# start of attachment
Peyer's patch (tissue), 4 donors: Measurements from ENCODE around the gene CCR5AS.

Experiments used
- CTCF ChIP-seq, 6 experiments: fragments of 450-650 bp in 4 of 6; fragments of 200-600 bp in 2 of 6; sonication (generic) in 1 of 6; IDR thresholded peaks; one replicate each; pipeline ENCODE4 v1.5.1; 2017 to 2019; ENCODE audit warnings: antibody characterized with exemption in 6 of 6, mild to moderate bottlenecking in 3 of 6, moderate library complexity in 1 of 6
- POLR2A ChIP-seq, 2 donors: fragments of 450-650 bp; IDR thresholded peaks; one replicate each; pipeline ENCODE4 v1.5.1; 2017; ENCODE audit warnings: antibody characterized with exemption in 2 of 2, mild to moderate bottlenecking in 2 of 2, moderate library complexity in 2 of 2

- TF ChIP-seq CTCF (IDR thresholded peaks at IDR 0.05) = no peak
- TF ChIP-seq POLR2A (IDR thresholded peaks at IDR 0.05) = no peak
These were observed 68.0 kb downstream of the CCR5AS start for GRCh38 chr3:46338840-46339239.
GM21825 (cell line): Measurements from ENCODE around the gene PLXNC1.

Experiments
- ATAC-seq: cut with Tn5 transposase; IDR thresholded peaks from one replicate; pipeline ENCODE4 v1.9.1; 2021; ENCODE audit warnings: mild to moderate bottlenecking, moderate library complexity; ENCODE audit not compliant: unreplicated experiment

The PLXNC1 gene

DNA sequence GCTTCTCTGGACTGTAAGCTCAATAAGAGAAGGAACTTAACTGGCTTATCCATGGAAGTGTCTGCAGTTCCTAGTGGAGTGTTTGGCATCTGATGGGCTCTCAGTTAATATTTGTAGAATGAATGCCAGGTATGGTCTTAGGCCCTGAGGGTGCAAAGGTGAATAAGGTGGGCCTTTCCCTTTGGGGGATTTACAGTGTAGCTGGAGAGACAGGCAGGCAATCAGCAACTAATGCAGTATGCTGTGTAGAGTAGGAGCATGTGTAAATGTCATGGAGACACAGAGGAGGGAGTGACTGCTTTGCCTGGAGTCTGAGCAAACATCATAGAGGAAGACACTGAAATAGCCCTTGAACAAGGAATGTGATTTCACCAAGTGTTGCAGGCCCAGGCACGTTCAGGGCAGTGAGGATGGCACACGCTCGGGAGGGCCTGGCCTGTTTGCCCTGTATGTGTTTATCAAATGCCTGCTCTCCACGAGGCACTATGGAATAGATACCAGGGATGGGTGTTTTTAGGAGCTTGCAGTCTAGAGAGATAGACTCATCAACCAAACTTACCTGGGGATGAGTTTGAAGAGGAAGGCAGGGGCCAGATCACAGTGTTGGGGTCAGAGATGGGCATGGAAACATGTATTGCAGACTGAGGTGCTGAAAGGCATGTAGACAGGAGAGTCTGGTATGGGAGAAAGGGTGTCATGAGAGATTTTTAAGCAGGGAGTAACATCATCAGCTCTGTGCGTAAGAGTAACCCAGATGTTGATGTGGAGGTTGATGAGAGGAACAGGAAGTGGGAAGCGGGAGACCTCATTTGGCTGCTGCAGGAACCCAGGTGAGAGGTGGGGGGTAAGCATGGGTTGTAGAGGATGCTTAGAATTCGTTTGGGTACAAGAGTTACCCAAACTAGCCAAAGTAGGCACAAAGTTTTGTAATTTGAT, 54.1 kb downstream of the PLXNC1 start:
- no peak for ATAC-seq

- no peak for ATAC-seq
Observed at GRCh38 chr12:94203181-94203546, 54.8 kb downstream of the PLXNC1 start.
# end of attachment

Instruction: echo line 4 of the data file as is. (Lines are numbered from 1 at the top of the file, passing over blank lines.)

- POLR2A ChIP-seq, 2 donors: fragments of 450-650 bp; IDR thresholded peaks; one replicate each; pipeline ENCODE4 v1.5.1; 2017; ENCODE audit warnings: antibody characterized with exemption in 2 of 2, mild to moderate bottlenecking in 2 of 2, moderate library complexity in 2 of 2